The nutritional benefits driving powdered food products
Thanks to our increasingly busy working lives and the continuing search for the ultimate solution when it comes to weight control, powdered food has become big business. This has led to a number of brands entering the market with British product Huel claiming to cover “all of the body’s daily needs in terms of vitamins, minerals, fats, proteins and carbohydrates”.
But powdered food itself is less revolutionary than it seems; from the formula we drank as infants to the gravy we slather over our roasts, we have spent our lives consuming a huge number of these products without even thinking about it. So how did it go from being a cupboard staple to the new big thing in healthy eating, and do the makers of products like Huel have a point?
Powdered food is nothing new
For over a century, humans have been interested in the idea of eating without eating; food pills, which were brought to the public consciousness thanks to the Jetsons, have been theorised since the late 19th century. However, powdered food found widespread use during the wartime era of rationing, particularly powdered milk and eggs, and really broke through in the sixties—the first golden age of convenience food.
Products such as instant mashed potato and Cup-A-Soup provided what one sociologist described to the BBC as “a relief from domestic labour”. In a time before the proliferation of frozen foods, these instant powdered snacks were something of a “Space Age trend”, as the Guardian puts it. As food technology evolved with work trends, powdered food eventually became less about replacing individual flavours and ingredients, and more concerned with substituting entire meals.
Why eat an entire meal in powder form?
But what is the appeal of eating a whole meal from a nutritionally-balanced powder? In the case of Huel, its founder told the Telegraph that the company’s aim was to provide food for “busy people who don’t have time to prep, cook and clear up a healthy meal”. With that intention in mind, the powdered meal market has a pretty considerable target audience, with a recent survey showing that 46% of managers work over 40 hours per week. Yet its website also offers Huel for those with enough time on their hands to bake, suggesting that its nutritional benefits don’t just come from consuming it in its liquid form.
Powdered food companies are also broadening their reach; once only available online, many have hit supermarket shelves for the first time, and Huel has branched out into manufacturing granola. This may come as some relief to those hardy newspaper columnists who have spent a crash course week consuming nothing but powdered replacement meals for their publications. Still, as one writer for Joe Magazine notes, the big picture importance of powdered food in an age of dwindling food supplies and mounting world hunger suggests that, despite their off-putting first impression, “the indulgence of fast fuel” could end up becoming more tempting in the face of a global hunger crisis.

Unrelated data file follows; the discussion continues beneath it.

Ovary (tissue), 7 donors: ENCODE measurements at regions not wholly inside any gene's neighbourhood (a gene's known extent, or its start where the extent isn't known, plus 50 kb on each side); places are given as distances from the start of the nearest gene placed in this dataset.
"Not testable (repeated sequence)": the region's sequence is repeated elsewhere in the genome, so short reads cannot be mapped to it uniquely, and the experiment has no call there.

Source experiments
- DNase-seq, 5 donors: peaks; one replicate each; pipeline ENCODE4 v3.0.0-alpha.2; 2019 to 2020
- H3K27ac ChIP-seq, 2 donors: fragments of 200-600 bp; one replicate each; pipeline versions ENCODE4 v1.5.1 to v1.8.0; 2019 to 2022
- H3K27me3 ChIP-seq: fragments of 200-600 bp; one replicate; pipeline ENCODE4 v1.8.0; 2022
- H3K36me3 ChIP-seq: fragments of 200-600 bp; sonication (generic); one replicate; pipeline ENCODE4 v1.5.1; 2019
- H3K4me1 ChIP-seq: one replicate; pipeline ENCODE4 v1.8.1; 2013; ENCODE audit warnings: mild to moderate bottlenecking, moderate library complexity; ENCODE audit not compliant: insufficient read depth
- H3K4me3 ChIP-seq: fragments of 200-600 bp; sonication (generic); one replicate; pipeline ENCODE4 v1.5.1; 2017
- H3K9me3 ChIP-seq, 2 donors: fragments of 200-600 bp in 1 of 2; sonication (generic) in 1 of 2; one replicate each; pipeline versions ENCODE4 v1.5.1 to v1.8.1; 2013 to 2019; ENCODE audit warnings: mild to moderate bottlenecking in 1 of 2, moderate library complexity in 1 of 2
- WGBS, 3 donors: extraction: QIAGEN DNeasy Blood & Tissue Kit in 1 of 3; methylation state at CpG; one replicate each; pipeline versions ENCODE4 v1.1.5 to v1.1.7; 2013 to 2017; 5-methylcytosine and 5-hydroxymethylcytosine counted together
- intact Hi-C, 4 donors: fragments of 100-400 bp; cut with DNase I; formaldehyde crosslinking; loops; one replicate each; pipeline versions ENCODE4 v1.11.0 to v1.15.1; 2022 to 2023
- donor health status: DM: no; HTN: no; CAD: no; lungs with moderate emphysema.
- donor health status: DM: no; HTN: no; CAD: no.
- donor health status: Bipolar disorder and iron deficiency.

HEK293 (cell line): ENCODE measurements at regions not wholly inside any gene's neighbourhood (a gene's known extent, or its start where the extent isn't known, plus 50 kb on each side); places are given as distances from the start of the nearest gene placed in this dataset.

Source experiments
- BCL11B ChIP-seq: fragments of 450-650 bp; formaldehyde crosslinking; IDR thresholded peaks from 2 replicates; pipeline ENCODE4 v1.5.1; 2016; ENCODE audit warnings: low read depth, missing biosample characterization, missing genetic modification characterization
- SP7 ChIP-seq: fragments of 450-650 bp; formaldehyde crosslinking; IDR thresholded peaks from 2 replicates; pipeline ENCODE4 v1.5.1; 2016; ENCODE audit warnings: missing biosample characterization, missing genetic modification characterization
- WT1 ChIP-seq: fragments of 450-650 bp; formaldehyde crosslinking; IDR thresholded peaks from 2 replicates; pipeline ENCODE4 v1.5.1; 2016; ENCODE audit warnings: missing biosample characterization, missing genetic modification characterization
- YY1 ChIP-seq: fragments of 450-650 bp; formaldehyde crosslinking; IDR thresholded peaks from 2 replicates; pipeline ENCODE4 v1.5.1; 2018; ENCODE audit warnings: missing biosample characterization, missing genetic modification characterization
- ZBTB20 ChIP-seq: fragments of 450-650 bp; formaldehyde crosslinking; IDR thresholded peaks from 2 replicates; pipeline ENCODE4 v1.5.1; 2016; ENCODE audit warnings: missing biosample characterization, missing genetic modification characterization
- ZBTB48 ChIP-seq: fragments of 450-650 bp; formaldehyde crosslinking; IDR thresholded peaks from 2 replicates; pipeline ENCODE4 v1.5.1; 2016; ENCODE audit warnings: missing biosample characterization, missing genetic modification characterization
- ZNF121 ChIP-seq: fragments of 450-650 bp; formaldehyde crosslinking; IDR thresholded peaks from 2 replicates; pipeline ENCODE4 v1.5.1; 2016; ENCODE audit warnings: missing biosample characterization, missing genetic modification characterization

Mix and matcha: The rise of powdered drinks
It isn’t just powdered food which is having its moment in the sun. While we consume powdered drinks on a daily basis—from hot chocolate and Nesquik to Kool Aid—new products are catching the eyes of the press on a regular basis. Sometimes, this isn’t in the products’ best interests, as in the controversial case of powdered alcohol brand Palcohol.
More recently, however, matcha (which is the Japanese word for “powdered tea”) has become the healthy beverage of choice for discerning consumers. Although instant tea has been a technique in some form for nearly 200 years, matcha—a concentrated, powdered form of green tea—originated in the 7th century, from a method of making large quantities of green tea leaves easier to transport.
While matcha has its cultural roots in traditional Japanese tea ceremonies, Westerners are more concerned with its benefits as a provider of antioxidants and caffeine, which has had mixed responses amongst Japanese people. Still the interest in matcha, despite its high price tag, shows that at least people are looking beyond crash diets to improve themselves. It may not be for everyone, but it seems as if powdered food is finding its audience.
The editorial unit